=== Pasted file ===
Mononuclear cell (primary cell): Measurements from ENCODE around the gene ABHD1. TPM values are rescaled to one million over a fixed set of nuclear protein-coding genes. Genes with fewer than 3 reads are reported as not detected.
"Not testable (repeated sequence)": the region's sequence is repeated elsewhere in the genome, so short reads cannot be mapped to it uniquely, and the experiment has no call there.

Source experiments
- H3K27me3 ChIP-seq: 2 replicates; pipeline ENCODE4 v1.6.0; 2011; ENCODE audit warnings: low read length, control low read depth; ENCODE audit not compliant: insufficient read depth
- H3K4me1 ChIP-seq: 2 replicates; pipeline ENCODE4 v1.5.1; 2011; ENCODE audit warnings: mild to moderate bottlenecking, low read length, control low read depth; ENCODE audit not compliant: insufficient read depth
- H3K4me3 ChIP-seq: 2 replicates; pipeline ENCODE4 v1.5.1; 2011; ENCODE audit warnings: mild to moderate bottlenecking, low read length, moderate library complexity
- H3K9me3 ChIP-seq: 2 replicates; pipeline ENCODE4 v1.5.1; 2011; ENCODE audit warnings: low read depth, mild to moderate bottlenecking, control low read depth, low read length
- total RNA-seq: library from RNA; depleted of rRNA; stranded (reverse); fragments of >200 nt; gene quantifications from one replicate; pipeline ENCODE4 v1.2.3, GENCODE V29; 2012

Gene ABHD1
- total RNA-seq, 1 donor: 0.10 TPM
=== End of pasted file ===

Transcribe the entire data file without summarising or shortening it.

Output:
Mononuclear cell (primary cell): Measurements from ENCODE around the gene ABHD1. TPM values are rescaled to one million over a fixed set of nuclear protein-coding genes. Genes with fewer than 3 reads are reported as not detected.
"Not testable (repeated sequence)": the region's sequence is repeated elsewhere in the genome, so short reads cannot be mapped to it uniquely, and the experiment has no call there.

Source experiments
- H3K27me3 ChIP-seq: 2 replicates; pipeline ENCODE4 v1.6.0; 2011; ENCODE audit warnings: low read length, control low read depth; ENCODE audit not compliant: insufficient read depth
- H3K4me1 ChIP-seq: 2 replicates; pipeline ENCODE4 v1.5.1; 2011; ENCODE audit warnings: mild to moderate bottlenecking, low read length, control low read depth; ENCODE audit not compliant: insufficient read depth
- H3K4me3 ChIP-seq: 2 replicates; pipeline ENCODE4 v1.5.1; 2011; ENCODE audit warnings: mild to moderate bottlenecking, low read length, moderate library complexity
- H3K9me3 ChIP-seq: 2 replicates; pipeline ENCODE4 v1.5.1; 2011; ENCODE audit warnings: low read depth, mild to moderate bottlenecking, control low read depth, low read length
- total RNA-seq: library from RNA; depleted of rRNA; stranded (reverse); fragments of >200 nt; gene quantifications from one replicate; pipeline ENCODE4 v1.2.3, GENCODE V29; 2012

Gene ABHD1
- total RNA-seq, 1 donor: 0.10 TPM